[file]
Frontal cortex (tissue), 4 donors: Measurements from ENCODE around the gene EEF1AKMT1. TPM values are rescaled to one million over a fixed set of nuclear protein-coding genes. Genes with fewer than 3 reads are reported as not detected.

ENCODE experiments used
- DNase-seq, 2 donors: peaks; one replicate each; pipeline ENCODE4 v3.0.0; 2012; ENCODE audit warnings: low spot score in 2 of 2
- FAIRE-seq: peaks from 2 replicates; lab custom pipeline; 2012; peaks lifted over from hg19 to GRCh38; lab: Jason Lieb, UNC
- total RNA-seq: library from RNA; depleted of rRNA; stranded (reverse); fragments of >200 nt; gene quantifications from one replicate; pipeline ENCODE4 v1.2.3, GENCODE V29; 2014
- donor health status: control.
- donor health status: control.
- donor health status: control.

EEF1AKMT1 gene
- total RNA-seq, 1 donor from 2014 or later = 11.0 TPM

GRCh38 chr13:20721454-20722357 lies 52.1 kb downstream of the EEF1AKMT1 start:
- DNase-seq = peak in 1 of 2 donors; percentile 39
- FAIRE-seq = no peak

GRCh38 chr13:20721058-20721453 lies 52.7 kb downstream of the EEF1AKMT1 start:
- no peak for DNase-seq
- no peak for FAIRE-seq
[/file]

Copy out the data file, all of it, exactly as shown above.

Frontal cortex (tissue), 4 donors: Measurements from ENCODE around the gene EEF1AKMT1. TPM values are rescaled to one million over a fixed set of nuclear protein-coding genes. Genes with fewer than 3 reads are reported as not detected.

ENCODE experiments used
- DNase-seq, 2 donors: peaks; one replicate each; pipeline ENCODE4 v3.0.0; 2012; ENCODE audit warnings: low spot score in 2 of 2
- FAIRE-seq: peaks from 2 replicates; lab custom pipeline; 2012; peaks lifted over from hg19 to GRCh38; lab: Jason Lieb, UNC
- total RNA-seq: library from RNA; depleted of rRNA; stranded (reverse); fragments of >200 nt; gene quantifications from one replicate; pipeline ENCODE4 v1.2.3, GENCODE V29; 2014
- donor health status: control.
- donor health status: control.
- donor health status: control.

EEF1AKMT1 gene
- total RNA-seq, 1 donor from 2014 or later = 11.0 TPM

GRCh38 chr13:20721454-20722357 lies 52.1 kb downstream of the EEF1AKMT1 start:
- DNase-seq = peak in 1 of 2 donors; percentile 39
- FAIRE-seq = no peak

GRCh38 chr13:20721058-20721453 lies 52.7 kb downstream of the EEF1AKMT1 start:
- no peak for DNase-seq
- no peak for FAIRE-seq